A good example of the importance of our products is the use of center pivots for irrigation. For those not from the Great Plains, center pivots are responsible for the great green circle patterns in fields of 160 up to 340 acres that you often see from airplanes. There are 300,000 of these circles in the world, more than half in the United States. We believe that 60% of the world's 300,000 circles use pivots from Nebraska producers, and that fully 40% of the world's circles are made by Valmont's Valley brand.
The original drivers for the industry were enhanced yields and the reduction of labor needed to move irrigation pipe by hand, but water conservation and environmental issues soon became as important, especially in international markets.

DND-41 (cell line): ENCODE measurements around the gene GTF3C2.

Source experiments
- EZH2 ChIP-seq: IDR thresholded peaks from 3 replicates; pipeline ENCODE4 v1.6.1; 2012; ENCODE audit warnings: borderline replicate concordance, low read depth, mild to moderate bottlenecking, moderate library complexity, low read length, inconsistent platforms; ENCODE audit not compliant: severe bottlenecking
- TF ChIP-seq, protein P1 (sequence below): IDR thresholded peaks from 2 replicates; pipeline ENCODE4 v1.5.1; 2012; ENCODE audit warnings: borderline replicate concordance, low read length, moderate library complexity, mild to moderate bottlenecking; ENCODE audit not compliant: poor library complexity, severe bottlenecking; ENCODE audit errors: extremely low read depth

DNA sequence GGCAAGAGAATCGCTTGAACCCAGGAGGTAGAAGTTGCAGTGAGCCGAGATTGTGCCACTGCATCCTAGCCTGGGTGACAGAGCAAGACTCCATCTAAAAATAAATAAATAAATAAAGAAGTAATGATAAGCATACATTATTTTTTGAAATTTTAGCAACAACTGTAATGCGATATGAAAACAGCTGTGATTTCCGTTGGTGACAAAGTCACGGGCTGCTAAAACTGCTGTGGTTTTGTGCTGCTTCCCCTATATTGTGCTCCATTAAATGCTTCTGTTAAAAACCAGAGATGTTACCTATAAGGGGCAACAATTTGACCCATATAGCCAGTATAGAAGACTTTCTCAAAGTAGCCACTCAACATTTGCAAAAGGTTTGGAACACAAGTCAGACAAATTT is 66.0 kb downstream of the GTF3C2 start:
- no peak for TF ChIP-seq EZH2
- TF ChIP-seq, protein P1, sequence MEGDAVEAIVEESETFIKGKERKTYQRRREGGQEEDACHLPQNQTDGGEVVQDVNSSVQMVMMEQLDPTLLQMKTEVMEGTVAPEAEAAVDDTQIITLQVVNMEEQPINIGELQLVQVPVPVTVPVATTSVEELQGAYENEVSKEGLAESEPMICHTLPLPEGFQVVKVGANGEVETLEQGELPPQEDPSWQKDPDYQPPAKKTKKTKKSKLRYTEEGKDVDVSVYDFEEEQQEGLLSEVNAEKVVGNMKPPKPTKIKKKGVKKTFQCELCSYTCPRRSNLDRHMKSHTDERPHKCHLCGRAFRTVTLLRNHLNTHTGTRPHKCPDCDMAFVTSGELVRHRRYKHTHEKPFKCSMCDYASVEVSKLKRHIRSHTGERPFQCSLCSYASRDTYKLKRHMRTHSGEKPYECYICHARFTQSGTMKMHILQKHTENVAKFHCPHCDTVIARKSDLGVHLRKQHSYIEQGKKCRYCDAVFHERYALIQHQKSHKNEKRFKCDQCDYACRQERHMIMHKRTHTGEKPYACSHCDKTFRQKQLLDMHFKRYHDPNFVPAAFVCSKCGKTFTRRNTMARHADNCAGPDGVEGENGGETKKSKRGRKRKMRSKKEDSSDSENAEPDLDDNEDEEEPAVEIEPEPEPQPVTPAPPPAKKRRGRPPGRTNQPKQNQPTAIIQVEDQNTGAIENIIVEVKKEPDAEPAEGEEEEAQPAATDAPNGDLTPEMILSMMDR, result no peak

Water conservation has become a compelling priority for governments in developing countries. The statistics are well known: Only 3% of the world's water is fresh water. Only one-third of that is available for human use. Of that one percent, two-thirds is used to irrigate farms. Solving the world's water crisis means making farms better at stretching water resources. Nothing comes close to doing this on large fields as well as center pivots. (Drip irrigation, the other principal water-conserving technology, is about as efficient as center pivots, but it is economical only on small and medium sized fields.)